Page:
#1000 Speak For Compassion: Listening

compassion1000 Voices for Compassion is a movement that is trying to encourage compassion through blogging. Each month they choose a theme, and on the 20th  they encourage people to write about it.

This months theme is listening. It’s my first time writing anything for this, but I thought it was an interesting topic to cover at a time when there are so many distractions it’s difficult to do.

Listening

While growing up I was always picked up on the fact that I didn’t seem to talk as much as everybody else. I was subjected to this so much that it became an unwanted part of my identity that I felt I had to fix. Fast forward a few years and I’ve transformed into a bit of a chatterbox; I can’t help feeling however, that this overcompensation has come at the cost of my ability to listen. I find that good social skills are often attributed more to the ability to talk rather than to listen, but communication is a two way street. There’s little fulfilment in talking if there isn’t a willing and listening recipient on the other side. It also feels like there are more distractions than there ever have been before, making it even more challenging to give our full attention to another person. Sometimes I find myself talking at a faster pace to try and get all of my thoughts across before something happens to distract everyone.

I never learned anything while I was talking – Larry King

Listening isn’t just a case of hearing the sounds, but actively engaging with what is being said, verbally and non-verbally. If a person isn’t paying attention to us we can usually tell by the disinterested expression on their face, lack of eye contact or sluggish posture. They may even be fiddling with something in the background, interrupting or not offering appropriate responses to show they’ve understood. I’m sure that such a situation is quite common and it’s difficult to be switched on all the time, but it can still invoke negative feelings within us; At its worse it can leave me feeling annoyed or disheartened (am I not interesting enough?) The negative feelings can then continue to have an affect on the way we communicate.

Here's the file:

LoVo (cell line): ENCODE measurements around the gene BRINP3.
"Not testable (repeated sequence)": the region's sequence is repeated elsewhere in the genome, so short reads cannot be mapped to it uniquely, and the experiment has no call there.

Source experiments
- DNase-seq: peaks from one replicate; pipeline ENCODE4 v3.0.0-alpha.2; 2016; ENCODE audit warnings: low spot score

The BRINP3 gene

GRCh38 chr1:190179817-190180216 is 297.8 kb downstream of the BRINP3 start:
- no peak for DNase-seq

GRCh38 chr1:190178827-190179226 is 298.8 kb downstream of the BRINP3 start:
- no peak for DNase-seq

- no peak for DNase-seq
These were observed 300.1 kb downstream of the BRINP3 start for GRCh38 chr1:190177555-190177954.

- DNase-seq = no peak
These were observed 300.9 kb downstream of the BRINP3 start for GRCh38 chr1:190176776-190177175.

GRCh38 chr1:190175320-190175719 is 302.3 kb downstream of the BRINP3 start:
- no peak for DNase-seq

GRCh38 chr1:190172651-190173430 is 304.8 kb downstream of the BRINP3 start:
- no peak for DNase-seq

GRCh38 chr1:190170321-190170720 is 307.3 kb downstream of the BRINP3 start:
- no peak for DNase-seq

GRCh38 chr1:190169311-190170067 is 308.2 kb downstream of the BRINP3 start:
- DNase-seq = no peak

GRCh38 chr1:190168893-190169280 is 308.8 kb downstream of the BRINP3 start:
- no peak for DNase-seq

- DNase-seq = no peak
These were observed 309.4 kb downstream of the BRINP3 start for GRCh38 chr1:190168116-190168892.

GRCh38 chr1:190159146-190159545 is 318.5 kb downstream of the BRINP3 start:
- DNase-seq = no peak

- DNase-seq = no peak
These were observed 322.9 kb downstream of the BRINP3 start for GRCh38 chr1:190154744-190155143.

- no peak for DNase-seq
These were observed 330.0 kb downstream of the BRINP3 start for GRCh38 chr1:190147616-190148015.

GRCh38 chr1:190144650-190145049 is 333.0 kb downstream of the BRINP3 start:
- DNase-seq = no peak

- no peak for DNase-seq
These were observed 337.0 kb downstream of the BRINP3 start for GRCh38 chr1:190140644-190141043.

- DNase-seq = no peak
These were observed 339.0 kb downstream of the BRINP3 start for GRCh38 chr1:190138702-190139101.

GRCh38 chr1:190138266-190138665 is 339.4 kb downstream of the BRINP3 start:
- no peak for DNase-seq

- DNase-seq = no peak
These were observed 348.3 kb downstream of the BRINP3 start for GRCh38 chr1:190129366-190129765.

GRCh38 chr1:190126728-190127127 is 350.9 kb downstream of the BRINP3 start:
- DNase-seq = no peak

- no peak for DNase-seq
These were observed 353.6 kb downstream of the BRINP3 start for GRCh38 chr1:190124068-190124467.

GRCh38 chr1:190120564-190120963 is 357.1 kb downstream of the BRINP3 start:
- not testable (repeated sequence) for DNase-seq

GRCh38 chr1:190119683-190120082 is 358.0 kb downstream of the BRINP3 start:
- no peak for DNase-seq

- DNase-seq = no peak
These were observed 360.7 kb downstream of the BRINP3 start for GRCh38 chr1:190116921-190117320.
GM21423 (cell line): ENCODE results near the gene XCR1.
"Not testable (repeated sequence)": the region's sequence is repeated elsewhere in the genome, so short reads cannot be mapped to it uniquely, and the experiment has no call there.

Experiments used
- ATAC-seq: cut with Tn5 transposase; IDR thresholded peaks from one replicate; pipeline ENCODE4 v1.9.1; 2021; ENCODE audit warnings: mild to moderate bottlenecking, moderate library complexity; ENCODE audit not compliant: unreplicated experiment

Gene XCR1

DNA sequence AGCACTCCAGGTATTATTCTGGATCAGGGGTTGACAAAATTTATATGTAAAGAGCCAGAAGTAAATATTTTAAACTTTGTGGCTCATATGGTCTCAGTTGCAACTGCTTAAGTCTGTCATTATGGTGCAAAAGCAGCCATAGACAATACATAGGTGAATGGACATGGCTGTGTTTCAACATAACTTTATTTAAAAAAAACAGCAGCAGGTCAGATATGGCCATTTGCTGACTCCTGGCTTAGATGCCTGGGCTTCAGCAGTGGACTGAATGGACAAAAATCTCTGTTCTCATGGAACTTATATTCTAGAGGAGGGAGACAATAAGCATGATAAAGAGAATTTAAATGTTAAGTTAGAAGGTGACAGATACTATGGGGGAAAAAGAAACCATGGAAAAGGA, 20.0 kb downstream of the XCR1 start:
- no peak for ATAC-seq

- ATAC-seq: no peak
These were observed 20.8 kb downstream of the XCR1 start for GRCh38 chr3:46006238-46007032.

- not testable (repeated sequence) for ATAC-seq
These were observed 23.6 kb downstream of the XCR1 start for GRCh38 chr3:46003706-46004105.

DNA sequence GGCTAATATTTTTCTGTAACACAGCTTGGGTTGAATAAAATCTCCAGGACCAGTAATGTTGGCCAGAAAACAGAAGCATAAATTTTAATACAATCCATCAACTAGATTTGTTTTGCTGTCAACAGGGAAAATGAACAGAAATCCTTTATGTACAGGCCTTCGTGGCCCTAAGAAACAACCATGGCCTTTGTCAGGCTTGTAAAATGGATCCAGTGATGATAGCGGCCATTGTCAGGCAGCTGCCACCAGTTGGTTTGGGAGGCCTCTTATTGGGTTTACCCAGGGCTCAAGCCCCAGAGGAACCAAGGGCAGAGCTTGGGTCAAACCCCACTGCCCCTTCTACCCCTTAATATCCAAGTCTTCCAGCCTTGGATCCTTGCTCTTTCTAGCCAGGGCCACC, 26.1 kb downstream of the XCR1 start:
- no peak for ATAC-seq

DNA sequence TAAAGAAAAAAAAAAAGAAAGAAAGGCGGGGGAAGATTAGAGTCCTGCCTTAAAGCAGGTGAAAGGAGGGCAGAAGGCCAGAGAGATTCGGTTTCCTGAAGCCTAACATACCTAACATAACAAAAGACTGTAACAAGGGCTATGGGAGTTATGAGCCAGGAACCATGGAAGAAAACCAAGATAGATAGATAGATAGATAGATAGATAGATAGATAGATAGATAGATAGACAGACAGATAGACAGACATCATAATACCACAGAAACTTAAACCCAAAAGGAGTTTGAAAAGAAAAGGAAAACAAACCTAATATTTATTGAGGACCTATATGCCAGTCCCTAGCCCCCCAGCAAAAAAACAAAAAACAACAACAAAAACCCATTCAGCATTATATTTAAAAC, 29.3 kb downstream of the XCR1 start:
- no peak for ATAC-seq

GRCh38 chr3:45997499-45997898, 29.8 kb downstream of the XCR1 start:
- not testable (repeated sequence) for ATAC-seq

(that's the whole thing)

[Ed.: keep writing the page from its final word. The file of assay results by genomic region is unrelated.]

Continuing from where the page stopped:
There’s a lot of difference between listening and hearing.- G.K. Chesterton

To me, one of the greatest gifts another person can give me is just to listen for a short while. It shows to me that they care, are interested about the things that matter to me and it allows me to sort my feelings out. Sometimes we just need an outlet to feel better (for women in particular, venting without interruption helps us to order our thoughts.) I feel like I share a stronger connection with people that can listen and in turn I listen to, because we learn more about each other and there are fewer misunderstandings. I’ve also found that the more I’m willing to listen the more likely another person will come to trust and open up to me.